like greece, spain and italy have been tackling their problems with sharp cuts in spending and higher taxes and that's been fueling recession and unrest. meanwhile, we now know that japan officially slipped into its own recession over the summer with the japanese economy contracting 3.5% between july and september. now, the previous quarter, the previous three months number was also revised lower and that makes for two consecutive quarters of negative growth and that's the classic definition of a recession. from asia, back to america, literally, a group of chinese investors agreed today to buy an 80% stake in aig's aircraft leasing business. back in 2008, the insurance giant was bailed out by the u.s. government to the tune of $180 billion. four years on, still paying back the money by selling off assets including the aircraft leasing unit that complemented aig's airplane insurance business. if u.s. regulators apro s appro deal, it will be one of the largest ever by chinese investors. china's state owned oil giant c-nook swooped in to acquire nexen for a cool $15 billion. note to the
for revenues including tax rate hikes although i don't like them to save the country from becoming greece but i will not set aside $1.32 million in cuts. >>reporter: if nothing happens by the end of the year taxes go up for everyone. >>heather: when do we get back to work on a fiscal cliff clear? >>reporter: shortly after christmas when speaker boehner and the president are back in washington. before leaving town, president obama scaled back his goals for the last few days of the year between now and new year's focusing on middle-class tax cut and extended unemployment benefits. he is holding out for higher tax on the wealthy. the supporters say that should come as in surprise. >> on taxes, i know it is hard for the republicans but the president ran on that platform, $250,000 and no taxes for people below and he won 60 percent of the voters saying they are for it including some republicans. >>reporter: senator lieberman, an independent from connecticut says it is looking likely we will go over the fiscal cliff. >>heather: thank you from washington, dc, steve. >>gregg: president obama spending t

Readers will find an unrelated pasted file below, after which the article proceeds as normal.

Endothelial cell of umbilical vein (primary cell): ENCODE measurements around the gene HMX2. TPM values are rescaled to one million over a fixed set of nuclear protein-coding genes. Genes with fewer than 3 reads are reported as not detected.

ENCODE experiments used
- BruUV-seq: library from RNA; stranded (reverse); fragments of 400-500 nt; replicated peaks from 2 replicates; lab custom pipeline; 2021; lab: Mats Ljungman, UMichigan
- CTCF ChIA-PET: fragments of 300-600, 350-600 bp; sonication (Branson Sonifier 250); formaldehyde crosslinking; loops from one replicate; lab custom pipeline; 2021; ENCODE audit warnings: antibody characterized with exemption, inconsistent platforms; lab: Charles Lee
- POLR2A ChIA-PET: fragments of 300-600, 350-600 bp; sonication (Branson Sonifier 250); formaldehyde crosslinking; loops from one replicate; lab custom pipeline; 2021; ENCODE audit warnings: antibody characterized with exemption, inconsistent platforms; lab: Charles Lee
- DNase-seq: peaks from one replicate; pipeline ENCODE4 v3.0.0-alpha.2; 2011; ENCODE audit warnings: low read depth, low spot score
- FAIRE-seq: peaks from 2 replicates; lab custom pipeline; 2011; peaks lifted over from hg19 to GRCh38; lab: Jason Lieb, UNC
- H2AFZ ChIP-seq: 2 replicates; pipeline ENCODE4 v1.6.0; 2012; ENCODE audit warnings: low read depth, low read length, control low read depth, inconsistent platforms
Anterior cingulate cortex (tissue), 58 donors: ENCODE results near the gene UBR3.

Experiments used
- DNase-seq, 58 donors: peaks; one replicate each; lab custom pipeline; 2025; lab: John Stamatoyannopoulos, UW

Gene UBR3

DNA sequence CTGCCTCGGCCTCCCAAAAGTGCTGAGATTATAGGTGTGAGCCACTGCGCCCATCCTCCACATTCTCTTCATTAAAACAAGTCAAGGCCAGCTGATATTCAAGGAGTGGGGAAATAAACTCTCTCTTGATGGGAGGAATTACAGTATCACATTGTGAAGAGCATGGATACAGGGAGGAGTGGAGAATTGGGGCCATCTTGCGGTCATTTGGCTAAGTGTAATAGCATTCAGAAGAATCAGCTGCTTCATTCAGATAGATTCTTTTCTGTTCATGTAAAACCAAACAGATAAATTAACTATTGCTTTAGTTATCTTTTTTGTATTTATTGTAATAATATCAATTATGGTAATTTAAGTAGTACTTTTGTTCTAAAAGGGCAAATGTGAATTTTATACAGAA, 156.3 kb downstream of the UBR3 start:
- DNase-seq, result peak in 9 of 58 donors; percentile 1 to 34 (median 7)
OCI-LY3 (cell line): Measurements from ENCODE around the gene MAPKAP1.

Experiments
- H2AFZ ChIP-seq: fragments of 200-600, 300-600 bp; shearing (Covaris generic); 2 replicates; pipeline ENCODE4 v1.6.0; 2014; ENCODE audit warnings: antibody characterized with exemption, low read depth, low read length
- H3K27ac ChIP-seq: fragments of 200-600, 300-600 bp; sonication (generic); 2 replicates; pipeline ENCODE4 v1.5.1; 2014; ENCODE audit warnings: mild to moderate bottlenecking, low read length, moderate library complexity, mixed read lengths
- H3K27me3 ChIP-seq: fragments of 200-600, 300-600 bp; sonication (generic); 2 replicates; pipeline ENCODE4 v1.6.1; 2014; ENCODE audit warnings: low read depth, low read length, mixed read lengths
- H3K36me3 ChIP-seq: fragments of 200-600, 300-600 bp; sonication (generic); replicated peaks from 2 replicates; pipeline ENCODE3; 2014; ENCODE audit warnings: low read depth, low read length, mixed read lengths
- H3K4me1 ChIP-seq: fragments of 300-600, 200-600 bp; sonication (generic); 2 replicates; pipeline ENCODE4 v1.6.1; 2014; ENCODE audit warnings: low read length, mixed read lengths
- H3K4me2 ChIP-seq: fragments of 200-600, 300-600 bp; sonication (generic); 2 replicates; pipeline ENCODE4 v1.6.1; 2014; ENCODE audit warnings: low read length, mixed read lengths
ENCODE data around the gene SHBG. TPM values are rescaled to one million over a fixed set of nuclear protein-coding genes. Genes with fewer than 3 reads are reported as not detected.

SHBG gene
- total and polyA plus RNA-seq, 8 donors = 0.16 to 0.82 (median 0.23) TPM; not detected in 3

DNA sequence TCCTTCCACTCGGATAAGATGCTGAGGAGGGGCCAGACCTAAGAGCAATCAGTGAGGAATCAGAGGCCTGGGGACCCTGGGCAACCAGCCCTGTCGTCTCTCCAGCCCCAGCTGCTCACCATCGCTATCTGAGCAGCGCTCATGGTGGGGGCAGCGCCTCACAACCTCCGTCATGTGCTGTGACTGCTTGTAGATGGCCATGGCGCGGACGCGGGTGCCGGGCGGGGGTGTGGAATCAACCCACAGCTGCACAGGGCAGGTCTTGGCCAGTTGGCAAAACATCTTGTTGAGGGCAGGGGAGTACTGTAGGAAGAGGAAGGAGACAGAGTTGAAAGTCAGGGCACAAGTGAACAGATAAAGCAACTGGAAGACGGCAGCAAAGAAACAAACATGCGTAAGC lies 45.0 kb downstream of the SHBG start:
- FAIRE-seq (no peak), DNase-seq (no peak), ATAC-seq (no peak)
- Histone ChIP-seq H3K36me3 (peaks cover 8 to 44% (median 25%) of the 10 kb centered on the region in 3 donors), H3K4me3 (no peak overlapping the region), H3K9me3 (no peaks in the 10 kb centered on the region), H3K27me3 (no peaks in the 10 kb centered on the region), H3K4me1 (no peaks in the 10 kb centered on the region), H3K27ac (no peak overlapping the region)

in europe, greece was the problem child that spent too much, saved nothing and threatened to take down the euro. new leadership, pay cuts, higher taxes as their weary government begs for more cash. committing to save the euro. it lives on, but for how long? >> the deadliest month to date as the assad regime intensified its air power. >> how much longer can this man hold on to power? bashar al assad was under even more intense pressure to step down but his regime stepped up the fire power against the opposition, civilians caught in the crossfire, more than 40,000 people have died so far. >> reporter: this is yet another bread line. >> the opposition fights on, making more dramatic gains than ever and gaining pledges of support from the international community. number one, she fought back from the brink of death after being attacked on a school bus. the taliban shot malala yousafzai. she survived, wake up in a british hospital and, according to her father, immediately asked for her school books. the world was gripped, moved and inspired by the story of one determined young girl facing do